ELIZABETH FARNSWORTH: Federal prosecutors were supposed to outline their case against Theodore Kacyzinski today but opening arguments were never delivered. We get more on the developments in Sacramento from David Jackson, San Francisco Bureau Chief for Time Magazine. What happened in the courtroom today, David?
DAVID JACKSON, Time Magazine: It was quite dramatic, Elizabeth. Ted Kacyzinski walked in the courtroom a couple of minutes before 8 AM. He made a quick sweep of the courtroom with his eyes, but he definitely did not look at his mother and his brother, who were sitting in the front row--the first time they'd been in the same room in at least 10 years. He sat down, leaned forward on his elbows, and watched as the judge came in. The family, I should point out, seemed visibly shaken by the lack of acknowledgment from Ted. When the judge came in, the judge was just about to speak, when Ted suddenly surprised everyone by saying that he had a statement he wanted to make. At that point the judge took a long moment to decide what he should do, and he decided that this matter would be better solved in his chambers, at which point the defense team, including Kacyzinski, went into the judge's chambers.
ELIZABETH FARNSWORTH: And do you have any idea what happened there?
DAVID JACKSON: We can guess what's going on there only from a few vague statements that have been made by the defense attorneys. The proceedings so far have been secret and, in fact, even the prosecutors are asking what's going on. What we know for sure is that it regards the defendant's concerns over his representation. And what that means is his objections to the defense arguing a mental illness defense. He does not like this; he convinced them to drop it in the guilt portion of the trial just a week ago. They had intended to argue it in the penalty phase once a conviction occurred. And now it seems he's objecting to it being raised even then, which would be really a last gasp effort by the defense to save his life.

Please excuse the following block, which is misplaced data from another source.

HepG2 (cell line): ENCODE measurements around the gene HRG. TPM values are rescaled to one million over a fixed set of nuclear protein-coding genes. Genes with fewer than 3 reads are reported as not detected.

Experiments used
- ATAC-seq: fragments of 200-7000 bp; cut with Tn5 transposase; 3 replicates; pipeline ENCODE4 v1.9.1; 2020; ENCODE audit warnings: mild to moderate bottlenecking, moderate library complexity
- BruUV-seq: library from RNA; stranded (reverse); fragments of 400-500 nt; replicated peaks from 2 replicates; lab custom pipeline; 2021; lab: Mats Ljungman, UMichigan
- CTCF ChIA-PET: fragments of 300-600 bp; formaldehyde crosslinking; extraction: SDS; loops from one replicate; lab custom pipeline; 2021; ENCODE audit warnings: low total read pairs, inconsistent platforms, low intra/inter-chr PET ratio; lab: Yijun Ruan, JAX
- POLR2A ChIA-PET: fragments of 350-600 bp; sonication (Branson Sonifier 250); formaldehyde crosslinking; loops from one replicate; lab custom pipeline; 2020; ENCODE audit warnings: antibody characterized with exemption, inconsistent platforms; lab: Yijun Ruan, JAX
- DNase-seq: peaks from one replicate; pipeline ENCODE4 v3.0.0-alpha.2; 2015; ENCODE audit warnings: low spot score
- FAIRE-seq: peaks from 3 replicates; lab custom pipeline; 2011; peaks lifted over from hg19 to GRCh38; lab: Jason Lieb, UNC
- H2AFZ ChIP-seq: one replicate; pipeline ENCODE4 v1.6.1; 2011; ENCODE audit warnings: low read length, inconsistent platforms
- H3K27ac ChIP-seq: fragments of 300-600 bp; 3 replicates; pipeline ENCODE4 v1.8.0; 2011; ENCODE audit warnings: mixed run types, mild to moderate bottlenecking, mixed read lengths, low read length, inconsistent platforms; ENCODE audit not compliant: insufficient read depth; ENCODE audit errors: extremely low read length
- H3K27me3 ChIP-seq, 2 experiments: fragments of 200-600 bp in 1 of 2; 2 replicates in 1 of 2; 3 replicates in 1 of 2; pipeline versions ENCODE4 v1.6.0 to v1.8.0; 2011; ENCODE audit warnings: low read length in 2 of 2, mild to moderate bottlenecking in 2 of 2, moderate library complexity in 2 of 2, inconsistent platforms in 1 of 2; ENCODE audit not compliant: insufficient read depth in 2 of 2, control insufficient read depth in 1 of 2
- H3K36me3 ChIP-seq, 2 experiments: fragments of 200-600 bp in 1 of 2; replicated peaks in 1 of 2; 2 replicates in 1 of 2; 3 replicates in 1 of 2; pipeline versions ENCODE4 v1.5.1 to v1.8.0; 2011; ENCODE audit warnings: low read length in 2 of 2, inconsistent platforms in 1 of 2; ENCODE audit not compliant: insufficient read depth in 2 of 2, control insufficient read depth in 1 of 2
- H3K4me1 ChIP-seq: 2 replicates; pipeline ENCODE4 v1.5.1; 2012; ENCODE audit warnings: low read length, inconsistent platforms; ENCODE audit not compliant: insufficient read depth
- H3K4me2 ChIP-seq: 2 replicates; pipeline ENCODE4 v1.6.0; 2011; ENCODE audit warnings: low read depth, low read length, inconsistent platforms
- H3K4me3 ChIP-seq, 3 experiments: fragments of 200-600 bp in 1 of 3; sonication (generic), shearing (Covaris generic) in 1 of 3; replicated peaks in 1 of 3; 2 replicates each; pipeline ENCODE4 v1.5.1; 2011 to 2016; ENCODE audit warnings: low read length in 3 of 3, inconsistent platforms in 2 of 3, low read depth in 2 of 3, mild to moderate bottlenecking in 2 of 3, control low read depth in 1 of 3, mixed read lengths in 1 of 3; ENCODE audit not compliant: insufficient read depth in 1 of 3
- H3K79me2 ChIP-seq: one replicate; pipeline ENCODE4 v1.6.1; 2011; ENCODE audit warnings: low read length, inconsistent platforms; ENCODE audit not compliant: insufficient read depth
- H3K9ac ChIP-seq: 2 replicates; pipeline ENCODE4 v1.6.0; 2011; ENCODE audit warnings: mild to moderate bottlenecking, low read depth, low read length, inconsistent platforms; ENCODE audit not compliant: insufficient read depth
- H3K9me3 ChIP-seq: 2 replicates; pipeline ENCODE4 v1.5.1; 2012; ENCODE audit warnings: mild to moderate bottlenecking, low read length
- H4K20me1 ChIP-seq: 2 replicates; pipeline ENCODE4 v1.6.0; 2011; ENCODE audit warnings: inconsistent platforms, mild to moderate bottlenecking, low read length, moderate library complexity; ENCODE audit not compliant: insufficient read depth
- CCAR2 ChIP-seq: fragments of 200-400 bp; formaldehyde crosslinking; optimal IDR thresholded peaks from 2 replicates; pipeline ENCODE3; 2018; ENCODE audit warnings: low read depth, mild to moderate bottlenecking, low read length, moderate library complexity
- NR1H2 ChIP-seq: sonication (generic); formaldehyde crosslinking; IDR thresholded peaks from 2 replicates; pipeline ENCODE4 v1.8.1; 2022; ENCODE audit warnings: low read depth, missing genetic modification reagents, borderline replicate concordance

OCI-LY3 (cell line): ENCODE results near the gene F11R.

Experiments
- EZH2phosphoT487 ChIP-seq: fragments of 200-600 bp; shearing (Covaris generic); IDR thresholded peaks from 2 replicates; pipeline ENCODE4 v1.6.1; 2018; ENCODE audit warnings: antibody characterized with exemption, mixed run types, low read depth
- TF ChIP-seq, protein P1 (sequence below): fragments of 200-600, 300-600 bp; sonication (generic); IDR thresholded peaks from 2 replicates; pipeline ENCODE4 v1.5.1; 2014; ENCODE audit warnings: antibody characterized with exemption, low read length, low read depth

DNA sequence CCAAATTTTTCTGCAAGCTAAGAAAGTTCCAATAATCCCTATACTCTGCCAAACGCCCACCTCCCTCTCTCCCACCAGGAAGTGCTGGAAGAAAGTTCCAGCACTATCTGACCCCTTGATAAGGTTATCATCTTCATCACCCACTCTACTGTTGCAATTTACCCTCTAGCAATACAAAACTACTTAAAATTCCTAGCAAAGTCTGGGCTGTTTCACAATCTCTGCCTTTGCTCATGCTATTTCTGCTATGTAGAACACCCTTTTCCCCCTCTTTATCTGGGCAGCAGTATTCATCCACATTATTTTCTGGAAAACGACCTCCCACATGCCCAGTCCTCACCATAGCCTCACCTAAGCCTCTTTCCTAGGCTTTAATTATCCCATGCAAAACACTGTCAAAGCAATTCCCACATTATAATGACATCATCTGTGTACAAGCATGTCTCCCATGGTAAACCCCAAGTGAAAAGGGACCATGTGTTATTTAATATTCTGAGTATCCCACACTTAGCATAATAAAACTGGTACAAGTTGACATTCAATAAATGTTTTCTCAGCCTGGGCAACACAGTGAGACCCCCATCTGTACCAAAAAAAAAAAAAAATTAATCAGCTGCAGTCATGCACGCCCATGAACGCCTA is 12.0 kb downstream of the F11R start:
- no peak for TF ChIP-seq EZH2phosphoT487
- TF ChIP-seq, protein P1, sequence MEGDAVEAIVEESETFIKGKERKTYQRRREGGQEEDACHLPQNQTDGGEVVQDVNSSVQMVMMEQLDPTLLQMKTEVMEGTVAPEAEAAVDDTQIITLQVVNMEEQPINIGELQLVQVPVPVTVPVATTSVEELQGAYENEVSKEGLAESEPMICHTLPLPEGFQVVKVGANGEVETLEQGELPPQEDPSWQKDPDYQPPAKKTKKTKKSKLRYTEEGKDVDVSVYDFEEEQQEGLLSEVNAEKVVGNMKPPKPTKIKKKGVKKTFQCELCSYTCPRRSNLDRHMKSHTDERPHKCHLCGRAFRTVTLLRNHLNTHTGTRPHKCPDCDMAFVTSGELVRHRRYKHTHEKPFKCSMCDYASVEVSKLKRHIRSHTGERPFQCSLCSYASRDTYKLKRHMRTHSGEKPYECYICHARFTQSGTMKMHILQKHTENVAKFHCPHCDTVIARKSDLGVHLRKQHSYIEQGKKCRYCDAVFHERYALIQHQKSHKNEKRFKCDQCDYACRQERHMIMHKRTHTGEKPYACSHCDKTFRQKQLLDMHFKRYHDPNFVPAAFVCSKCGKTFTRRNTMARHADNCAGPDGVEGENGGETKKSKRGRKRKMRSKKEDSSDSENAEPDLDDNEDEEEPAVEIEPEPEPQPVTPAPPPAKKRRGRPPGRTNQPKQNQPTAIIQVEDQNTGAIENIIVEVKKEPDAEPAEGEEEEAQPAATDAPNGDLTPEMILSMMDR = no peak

ELIZABETH FARNSWORTH: Okay. Let's back up a minute. Describe what this dispute is about exactly.
DAVID JACKSON: The dispute is about what the defense can put up against this mountain of evidence that the prosecution is going to throw against them. The case is very strongly against Ted Kacyzinski. They have a couple of options. They can obviously try to argue that the government has got the wrong man. And that seems to be a very much a long shot effort here because of the evidence against him. It's so complete; the journals he kept, the diaries, the written admissions, in effect, to all these bombings. So what they have then is possibly an insanity type defense. Now, to argue insanity, legally you have to prove that you either don't know what you're doing, or you're not able to understand what's going on. He was--his journals argue against that defense. They clearly show a man that knows what he was doing was wrong and knew what he was doing. And finally, there's a mental defect defense, which is a defense where they could argue that his mental state was so deranged that he was not able to form the intent required by the law to be found guilty of premeditated crimes. This is what the defense was trying to argue, but Ted's against it. Ted resists any description of him, any portrayal of him as mentally ill. And the defense attorneys have said that this is characteristic of people with paranoid schizophrenia.
ELIZABETH FARNSWORTH: And there was a December 19th closed-door meeting with just the judge, the defense, and Theodore Kacyzinski. Is that apparently--some transcripts were released by the judge from that. What happened in that meeting? Was it the same dispute?